The One Time in My Entire Life
By now you've all probably lost all interest in the public furniture story, for which I don't blame you, but here it is anyway. In my next post we'll go see how the Japanese are handling this, and then take a u-turn back home for a surprising look at Trimet's latest take on it.
In my thirties I spent a year and a half in Eastern Europe, a year of it in a small remote town in Czechoslovakia. Though I was able to frequently visit Prague by way of a swift and direct three hour train ride, carting my car-less self around to the many fascinating small towns could be achieved only by snail rail. You could put in six hours and a couple of transfers getting to a town a third the distance to Prague. That, and the fact that my job teaching at a high school left me exhausted on the weekends and preferring to stay home and slouch, somewhat limited my travel to the more rural areas. Knowing I'd be grateful in retrospect, my forays out to the Czech and Slovak countrysides were accomplished only by holding a gun to my own head and forcing myself out of my apartment and down to the local train station.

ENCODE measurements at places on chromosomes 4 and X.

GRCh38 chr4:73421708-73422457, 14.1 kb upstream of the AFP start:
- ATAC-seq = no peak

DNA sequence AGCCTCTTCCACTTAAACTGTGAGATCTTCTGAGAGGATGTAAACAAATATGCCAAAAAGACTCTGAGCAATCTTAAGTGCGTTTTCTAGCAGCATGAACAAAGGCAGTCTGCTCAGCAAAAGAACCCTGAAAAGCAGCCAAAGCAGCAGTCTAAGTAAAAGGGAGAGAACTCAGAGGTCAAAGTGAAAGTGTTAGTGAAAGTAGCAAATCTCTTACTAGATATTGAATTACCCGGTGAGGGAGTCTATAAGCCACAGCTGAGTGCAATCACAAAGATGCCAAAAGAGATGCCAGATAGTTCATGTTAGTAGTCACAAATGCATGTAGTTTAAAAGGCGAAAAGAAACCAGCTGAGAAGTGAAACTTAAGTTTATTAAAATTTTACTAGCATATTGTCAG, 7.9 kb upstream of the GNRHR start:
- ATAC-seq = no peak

On one of these trips, after having travelled already for about six hours on a train that had embarked in the dead of night to reach a destination that would've taken a couple of hours in a car, I slumped in an almost empty train car. I became overcome by the urge for a change in position and thought to rest my feet on the vacant seats opposite me -- like the average American slob on Trimet would do. I'd never seen it done in Eastern Europe, or Western Europe for that matter, and I knew it was a bad idea. But my fatigue won out.
After about 15 minutes of weighing the pros and cons, I looked carefully at the bottom of each shoe, and finding no trace of dampness, mud, or chewing gum on them, I gave in and ventured a daring dip into squalid behavior. I lifted my dogs onto the seat across from me, gingerly placing them just so, ever so careful to rest all their weight on my achilles and not let even the back edge of the soles touch the leather uphostery, just in case they might soil it.
It felt soooo good. My whole corpse sighed audibly in deep relief.
No sooner had I settled into this deliciouls infraction than the door at the back of the car wacked open and a large uniformed woman patrolling the train strode up the aisle, stopped abruptly beside me and barked, in Czech that was well within my third grader comprehension level, "FEET! OFF SEAT!" while stabbing a pointed finger first at my feet and then on the floor. My whole body jolted back into an upright position, my feet leaping off the seat like two fish off a hot skillet, and on she went, with a stomping gait that defied even the thought of veering from standard behavior.
I got to be bad for exactly nine seconds. Thanks Mom. I'm cursed for life.
Next: What Would Japan Do?